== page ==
Introduction to the Report Rapid changes are being observed in our socio-economic structure. Inflation, influx of migrants, rapid industrialization, arbitration and other similar factors contribute to changes. Age old custom, values, traditions are breaking down. Sociologically we may conclude that our culture is changing and one basic reason for this change is the transformation of our economics. The modern world is the world of arbitration, industrialization and social change. Pakistan is expected to be urbanize and thus, industrialized with the development of factories and the establishment of industries.
This can be felt all over the country. The acceleration in growth of cities, the correlation between size of city, its growth and the inclination towards industrial and commercial expansion indicates that arbitration in Pakistan is gaining momentum and with it acting as a major pull factor for people living in much less developed regions of the country. Increasing population density, worsening unemployment figures, burdening the resources of already over populated cities, causing social chaos are only a few of the much widespread effects of Rural-urban Migration.
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Scope of Report The first section of this report introduces the subject of study and outlines the theme of discussion. A comprehensive and widely accepted definition of Migration, the forces behind it and its pros and cons will be methodically discussed. All information has been supported with the sufficient use of statistics. The case of migration in correlation to arbitration will be discussed with emphasis on the sectors of Employment and Education in the second half of the report. All data is part of primary and secondary research.
Relevant statistics attained from the official sources f The Federal Statistics Bureau of Pakistan have been appropriately used to establish facts and explain the impacts of all existing trends. Specifically, as part of primary research, a focus group was conducted with the aim of understanding the outlook and socio-economic expectations of those who have migrated to Karachi from rural areas. To gain further insight, Ms. Mauves Zigzag, a patron of the MONGO, “This Way Left” was consulted for an expert opinion. A synopsis of her opinion on the current situation of migration in correlation to arbitration, is a later part of the report.
As members of this research project, we, based on our findings have also provided a framework of recommendations and policies which we believe should be inculcated and would help control this problem of rural-urban migration and the other issues coupled with it. Introduction to the Variable: Migration Migration can be defined as the displacement of a person who leaves their place of birth or to residence tort another place. Human Migration may take place in large groups as well as when a single person moves from one place to another to take up permanent or semi-permanent residence in an area other than his native district.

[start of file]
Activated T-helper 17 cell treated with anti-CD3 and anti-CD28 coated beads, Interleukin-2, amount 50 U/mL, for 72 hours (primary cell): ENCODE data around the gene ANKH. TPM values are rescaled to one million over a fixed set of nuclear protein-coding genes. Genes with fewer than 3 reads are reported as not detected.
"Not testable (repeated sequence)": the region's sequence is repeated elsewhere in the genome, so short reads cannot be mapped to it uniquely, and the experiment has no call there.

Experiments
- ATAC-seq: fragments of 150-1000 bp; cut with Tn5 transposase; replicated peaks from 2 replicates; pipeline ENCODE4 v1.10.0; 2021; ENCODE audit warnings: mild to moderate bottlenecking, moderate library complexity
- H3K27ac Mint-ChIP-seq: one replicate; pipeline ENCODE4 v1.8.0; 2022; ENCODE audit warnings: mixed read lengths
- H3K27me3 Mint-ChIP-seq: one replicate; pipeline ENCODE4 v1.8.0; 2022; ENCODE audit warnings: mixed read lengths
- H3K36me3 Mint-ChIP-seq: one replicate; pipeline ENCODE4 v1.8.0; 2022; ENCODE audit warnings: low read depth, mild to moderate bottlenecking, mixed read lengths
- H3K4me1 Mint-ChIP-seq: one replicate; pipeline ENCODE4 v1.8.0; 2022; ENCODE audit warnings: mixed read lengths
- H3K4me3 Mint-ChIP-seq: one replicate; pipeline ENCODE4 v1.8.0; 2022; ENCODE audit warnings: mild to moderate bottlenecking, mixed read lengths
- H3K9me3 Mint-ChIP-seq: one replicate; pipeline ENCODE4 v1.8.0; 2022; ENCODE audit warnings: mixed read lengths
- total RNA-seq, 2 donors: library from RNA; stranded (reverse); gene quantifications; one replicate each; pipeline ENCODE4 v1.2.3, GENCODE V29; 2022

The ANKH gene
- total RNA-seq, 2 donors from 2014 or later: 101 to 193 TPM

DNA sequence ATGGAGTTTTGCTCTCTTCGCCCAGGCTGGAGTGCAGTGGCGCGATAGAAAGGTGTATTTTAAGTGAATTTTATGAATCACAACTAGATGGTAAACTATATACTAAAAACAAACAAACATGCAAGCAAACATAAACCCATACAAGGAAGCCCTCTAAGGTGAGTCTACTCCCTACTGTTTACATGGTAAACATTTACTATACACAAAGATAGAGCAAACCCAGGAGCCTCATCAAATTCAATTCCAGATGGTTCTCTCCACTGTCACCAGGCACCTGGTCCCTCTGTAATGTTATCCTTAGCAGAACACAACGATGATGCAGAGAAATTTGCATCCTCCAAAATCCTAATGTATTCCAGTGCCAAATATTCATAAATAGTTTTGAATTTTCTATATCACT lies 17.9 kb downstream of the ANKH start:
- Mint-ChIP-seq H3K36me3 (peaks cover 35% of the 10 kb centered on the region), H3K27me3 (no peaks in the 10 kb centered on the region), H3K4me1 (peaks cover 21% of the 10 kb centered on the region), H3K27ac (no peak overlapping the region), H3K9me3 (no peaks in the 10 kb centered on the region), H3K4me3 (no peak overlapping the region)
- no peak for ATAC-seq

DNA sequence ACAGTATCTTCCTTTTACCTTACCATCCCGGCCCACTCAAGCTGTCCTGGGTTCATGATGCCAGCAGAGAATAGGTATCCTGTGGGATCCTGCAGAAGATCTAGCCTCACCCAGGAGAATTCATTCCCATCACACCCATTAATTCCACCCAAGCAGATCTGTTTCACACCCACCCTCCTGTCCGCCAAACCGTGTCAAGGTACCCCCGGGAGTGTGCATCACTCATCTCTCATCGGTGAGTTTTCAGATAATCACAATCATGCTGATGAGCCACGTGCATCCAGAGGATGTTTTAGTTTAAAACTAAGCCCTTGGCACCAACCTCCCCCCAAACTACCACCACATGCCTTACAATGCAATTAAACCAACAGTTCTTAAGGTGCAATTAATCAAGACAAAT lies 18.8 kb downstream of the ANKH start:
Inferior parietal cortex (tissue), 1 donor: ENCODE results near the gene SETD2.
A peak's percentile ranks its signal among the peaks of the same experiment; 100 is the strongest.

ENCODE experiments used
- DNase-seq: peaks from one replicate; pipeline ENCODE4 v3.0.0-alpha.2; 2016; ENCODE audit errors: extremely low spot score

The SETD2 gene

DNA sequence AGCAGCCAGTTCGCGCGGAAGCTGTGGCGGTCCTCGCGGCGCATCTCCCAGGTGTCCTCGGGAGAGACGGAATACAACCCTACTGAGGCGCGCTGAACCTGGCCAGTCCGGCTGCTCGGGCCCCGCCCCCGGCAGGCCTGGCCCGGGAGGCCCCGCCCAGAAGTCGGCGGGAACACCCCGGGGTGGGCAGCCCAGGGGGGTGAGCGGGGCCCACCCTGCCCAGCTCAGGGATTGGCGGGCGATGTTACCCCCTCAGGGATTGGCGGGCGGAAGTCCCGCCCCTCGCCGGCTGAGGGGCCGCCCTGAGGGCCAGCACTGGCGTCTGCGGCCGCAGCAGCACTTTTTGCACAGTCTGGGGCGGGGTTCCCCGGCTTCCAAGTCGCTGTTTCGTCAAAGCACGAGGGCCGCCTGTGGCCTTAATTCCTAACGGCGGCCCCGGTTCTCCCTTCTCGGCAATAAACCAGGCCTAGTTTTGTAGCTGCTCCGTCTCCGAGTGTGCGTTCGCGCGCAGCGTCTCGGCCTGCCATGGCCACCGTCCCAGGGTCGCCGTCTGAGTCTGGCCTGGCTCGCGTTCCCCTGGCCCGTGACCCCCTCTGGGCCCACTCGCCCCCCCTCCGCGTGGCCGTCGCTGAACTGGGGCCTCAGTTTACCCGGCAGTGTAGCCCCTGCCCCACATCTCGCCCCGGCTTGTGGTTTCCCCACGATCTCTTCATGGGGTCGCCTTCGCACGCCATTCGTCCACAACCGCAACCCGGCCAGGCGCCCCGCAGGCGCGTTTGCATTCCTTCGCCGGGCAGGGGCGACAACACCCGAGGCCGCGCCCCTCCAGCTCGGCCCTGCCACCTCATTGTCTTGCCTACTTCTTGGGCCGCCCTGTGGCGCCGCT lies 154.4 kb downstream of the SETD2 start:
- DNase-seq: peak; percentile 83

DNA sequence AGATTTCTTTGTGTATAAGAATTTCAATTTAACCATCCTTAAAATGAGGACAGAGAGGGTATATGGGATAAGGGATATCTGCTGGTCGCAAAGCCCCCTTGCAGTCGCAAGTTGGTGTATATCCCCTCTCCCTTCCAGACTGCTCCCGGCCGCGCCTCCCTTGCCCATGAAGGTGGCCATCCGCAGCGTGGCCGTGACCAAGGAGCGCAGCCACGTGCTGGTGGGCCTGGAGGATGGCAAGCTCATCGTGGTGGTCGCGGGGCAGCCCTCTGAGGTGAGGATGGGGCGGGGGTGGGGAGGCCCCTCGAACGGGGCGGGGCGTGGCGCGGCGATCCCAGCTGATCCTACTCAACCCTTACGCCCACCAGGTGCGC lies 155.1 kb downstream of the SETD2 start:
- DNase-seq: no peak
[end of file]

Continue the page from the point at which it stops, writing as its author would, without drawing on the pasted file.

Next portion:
According to the United Nations Development Program’s, Human Development Report published in 2009; there are almost 1 billion migrants in the world – that is 1 out of every 7 persons is a migrant. Human migration occurs at a variety of scales: Inter-continental: between continents Intra-continental: between countries on a given continent Inter-regional: within countries One of the most significant migration patterns has been of rural to urban migration? the movement of people from the countryside to cities in search of opportunities.
Causes Of Rural Urban Migration From the perspective of the migrants, the main cause for settlement in cities is to earn more to send the money back in their villages to the families they have left Enid, to provide better educational prospects to their children, to provide better health and sanitation facilities to their families, to get better employment opportunities, to repay their debts and emerge out of the misery of poverty. There is an apparent increase in the urban labor market activity, considerable decrease in poverty and a significant difference in the perceived wage rate of the urban and rural areas.
The migrant typically leaves his wife and children behind initially and sends money to them from the city to provide for their basic necessities. He then returns back to the village during peak agricultural season. Being able to bring his family to the city is considered a milestone by him. Migration is simply an escape from his problems. Another very obvious factor that enhances the tendency of rural to urban migration is the vast network effect. Once the initial process of migration from one village to a city has started, it is followed by streams of migrants.
This is due to their connections in the cities; having your relatives, friends or family at the urban destination makes it easier for you to migrate. They may help you find suitable and affordable accommodation, they may help you find a decent Job and adjust in the ewe environment. This positively impacts the perceived return of migration for the rural man. Karachi is one of the most urbanize cities in Pakistan. It is the only modern and progressive city in Kinds. From the perspective of an urban city center, there are many factors that draw migrants to that city.